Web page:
More than 1,000 Tunisian companies were present in Libya before the revolution with contracts and investments amounting to TND 3.5 billion, notes the ADBG.These companies intend to return and resume their activities and to set up new structures in the agriculture and building materials sectors.
In May, officials of the two countries met to discuss Libya's need for 3,000 Tunisian workers in telecommunications, tourism, health, housing and construction sectors. In addition, Tunisia agreed to train 5,000 Libyans at its training and rehabilitation centres, highlight the two countries cordial ties.
In light of these positive developments, Tunisian companies could capture the following opportunities in Libya:
1 Construction Materials: Building materials had traditionally been a strong Tunisian export and that's likely to be in favour as Libya's reconstruction needs rise. Iron ore, steel, cement are going to be key exports.
2 Utilities: Tunisia could offer its skills and experience in the repair and modernisation of utilities such as electricity, water, etc.
"As far as the private sector is concerned, Tunisian businesses have already operated in the Libyan market in partnership with local businesses or those involved in sub-contracting operations with foreign partners (the best example is sub-contracting with Brazil for works on Tripoli airport)," notes Mr. Jacob.
"Tunisian public works companies have confirmed that their contracts have been maintained and hope to further develop their activities in Libya. The same applies to consultancy firms that work mainly on the Libyan market."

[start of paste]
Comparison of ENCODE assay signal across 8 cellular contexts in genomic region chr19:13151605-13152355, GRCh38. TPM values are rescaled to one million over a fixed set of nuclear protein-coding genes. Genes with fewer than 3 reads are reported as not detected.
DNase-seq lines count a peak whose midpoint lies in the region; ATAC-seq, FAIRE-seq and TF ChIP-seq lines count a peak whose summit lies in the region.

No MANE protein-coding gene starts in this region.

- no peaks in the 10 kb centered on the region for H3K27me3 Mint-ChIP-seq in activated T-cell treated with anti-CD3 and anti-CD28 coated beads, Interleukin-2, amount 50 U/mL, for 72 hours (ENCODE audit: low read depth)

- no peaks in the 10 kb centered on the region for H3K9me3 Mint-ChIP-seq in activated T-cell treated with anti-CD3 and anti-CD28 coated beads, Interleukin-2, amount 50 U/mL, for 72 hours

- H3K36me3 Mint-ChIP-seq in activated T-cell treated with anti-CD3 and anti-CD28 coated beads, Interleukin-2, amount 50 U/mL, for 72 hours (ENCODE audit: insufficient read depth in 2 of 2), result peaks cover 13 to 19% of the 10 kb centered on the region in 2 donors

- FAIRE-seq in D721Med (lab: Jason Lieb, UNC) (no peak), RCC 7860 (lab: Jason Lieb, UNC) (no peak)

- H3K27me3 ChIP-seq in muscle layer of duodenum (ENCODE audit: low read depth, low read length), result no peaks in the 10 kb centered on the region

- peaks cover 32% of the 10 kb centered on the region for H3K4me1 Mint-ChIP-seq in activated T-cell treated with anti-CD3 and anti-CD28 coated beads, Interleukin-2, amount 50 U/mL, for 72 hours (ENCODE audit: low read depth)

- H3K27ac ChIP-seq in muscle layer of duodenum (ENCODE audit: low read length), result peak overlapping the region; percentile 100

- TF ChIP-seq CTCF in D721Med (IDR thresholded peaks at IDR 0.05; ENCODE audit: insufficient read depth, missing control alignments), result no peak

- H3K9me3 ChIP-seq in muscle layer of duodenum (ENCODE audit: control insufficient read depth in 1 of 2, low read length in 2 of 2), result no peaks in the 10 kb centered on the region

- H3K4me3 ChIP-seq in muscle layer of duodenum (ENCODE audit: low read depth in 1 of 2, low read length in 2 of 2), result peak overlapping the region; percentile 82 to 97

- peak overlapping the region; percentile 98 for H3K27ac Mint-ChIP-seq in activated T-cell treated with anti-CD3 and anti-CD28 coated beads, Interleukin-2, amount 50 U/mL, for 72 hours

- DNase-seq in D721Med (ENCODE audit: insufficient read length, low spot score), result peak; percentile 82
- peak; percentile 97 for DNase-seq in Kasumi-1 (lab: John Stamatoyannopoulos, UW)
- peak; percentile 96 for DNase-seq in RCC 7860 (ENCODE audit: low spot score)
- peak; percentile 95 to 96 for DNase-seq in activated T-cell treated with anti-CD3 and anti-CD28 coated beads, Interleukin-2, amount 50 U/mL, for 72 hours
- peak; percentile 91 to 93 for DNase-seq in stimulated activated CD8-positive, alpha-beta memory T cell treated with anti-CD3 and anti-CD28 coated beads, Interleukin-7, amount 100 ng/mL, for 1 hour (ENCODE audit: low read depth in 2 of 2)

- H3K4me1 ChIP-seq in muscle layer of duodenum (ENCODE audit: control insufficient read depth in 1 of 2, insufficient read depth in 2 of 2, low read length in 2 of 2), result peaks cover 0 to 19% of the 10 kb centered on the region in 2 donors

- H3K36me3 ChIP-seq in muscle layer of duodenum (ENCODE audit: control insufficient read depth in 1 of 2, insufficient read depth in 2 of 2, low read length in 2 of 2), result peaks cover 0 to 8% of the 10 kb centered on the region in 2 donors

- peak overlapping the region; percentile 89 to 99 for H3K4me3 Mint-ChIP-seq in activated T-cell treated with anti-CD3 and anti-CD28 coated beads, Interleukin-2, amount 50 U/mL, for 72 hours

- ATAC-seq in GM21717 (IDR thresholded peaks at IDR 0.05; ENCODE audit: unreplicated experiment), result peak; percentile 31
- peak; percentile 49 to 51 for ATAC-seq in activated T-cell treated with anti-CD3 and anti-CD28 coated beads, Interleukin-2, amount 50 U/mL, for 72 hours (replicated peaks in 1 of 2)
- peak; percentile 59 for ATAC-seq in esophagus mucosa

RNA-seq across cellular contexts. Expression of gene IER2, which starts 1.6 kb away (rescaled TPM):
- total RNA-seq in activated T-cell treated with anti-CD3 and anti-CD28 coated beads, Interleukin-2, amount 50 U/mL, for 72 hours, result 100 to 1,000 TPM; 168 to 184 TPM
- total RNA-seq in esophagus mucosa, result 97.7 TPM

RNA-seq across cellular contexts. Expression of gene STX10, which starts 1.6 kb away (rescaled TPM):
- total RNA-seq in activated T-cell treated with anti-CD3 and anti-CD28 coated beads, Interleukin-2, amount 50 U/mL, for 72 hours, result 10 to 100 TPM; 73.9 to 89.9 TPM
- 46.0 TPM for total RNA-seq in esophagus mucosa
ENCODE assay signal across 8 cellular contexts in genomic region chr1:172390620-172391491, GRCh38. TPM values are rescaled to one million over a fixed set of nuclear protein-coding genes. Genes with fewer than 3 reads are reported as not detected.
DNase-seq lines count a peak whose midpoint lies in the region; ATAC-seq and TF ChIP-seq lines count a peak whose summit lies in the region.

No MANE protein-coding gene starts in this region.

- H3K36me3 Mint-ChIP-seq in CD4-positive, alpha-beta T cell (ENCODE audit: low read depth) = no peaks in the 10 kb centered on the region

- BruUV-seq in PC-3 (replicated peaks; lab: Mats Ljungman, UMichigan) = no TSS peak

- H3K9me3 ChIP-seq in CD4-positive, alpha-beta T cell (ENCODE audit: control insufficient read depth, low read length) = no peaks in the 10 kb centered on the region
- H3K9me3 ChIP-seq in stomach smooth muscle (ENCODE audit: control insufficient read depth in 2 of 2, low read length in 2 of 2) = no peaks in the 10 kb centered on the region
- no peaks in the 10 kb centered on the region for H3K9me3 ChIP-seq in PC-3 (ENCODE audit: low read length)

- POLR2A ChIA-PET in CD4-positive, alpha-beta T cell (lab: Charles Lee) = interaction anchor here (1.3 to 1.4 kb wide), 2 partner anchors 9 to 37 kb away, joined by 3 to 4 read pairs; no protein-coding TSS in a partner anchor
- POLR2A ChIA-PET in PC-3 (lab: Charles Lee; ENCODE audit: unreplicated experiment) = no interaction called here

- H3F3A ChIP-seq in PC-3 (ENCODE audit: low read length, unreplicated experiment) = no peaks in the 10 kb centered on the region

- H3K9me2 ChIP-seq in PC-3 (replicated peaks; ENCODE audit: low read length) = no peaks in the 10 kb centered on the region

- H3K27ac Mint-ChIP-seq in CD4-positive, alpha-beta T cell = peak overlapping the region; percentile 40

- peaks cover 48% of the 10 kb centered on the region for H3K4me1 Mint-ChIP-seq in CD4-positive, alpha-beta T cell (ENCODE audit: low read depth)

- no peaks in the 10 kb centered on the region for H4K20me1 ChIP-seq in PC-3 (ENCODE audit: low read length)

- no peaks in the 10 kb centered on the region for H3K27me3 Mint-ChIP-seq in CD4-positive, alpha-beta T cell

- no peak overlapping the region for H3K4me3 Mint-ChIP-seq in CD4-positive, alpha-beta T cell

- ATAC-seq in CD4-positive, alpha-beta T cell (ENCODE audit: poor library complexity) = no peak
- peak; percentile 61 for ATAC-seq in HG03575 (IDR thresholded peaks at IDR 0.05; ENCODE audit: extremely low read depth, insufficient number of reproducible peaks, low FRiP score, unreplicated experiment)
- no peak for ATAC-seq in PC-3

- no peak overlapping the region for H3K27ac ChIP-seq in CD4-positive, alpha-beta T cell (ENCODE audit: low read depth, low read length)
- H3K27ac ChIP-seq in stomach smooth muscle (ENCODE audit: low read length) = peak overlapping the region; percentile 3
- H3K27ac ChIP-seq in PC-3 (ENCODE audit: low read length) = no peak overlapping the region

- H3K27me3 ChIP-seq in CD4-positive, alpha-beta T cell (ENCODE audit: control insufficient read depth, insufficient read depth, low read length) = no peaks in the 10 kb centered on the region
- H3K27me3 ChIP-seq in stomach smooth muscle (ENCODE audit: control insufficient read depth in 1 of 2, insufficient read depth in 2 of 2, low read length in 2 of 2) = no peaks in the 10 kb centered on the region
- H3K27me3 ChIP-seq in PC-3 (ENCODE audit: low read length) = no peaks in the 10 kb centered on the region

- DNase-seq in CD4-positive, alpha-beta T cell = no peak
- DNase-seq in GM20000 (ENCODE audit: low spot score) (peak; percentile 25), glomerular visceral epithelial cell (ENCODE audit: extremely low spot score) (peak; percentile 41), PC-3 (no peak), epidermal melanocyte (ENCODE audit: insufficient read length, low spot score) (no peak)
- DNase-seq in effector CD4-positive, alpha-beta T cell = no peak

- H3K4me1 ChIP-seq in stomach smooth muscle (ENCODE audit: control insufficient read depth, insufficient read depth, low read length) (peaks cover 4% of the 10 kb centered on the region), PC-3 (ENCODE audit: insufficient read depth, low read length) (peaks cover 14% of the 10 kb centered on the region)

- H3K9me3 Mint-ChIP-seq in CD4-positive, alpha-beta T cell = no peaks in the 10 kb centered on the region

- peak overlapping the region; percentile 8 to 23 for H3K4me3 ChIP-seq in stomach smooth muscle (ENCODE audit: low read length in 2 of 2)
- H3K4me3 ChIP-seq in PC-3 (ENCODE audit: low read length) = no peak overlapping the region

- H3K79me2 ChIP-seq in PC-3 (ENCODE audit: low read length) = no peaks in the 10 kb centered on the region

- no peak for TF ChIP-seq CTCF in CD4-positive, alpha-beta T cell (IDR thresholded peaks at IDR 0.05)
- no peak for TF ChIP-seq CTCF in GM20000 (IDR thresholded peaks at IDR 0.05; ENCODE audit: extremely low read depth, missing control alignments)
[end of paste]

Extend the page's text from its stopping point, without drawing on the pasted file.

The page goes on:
3 Textiles: Tunisia is already a strong supplier of textiles to EU states and it could expand that industry in Libya.
4 Healthcare: Given Libya's dilapidated healthcare system, Tunisia can serve as a medical hub for Libyan and also help transfer medical skills and infrastructure.
5 ICT: Tunisia's information, communications and technology sector is far more advanced than Libya, which could give it a nice advantage in helping create employment and investment in both countries.
The North African state, far less endowed than its other regional counterparts, has been a trailblazer in terms of political reforms. After ousting its dictator, Tunisia held peaceful elections, is working on a constitution in time for the next parliamentary elections in 2013 and remains relatively stable despite bouts of violence.
In addition, there are reports that the Tunisia army has volunteered to come under the purview of the parliament, which may raise eyebrows in neighbouring Egypt's higher military echelons.
Given the lack of infrastructure and institutions under the Ben Ali regime, that's a remarkable accomplishment.
But Tunisia's moderate successes and its daunting challenges shows how difficult the political and economic transition in the region is going to be. It also highlights the overwhelming challenges countries like Libya and Egypt - and eventually Syria - will confront them as they follow Tunisia's lead.
© alifarabia.com 2012
© Copyright Zawya. All Rights Reserved.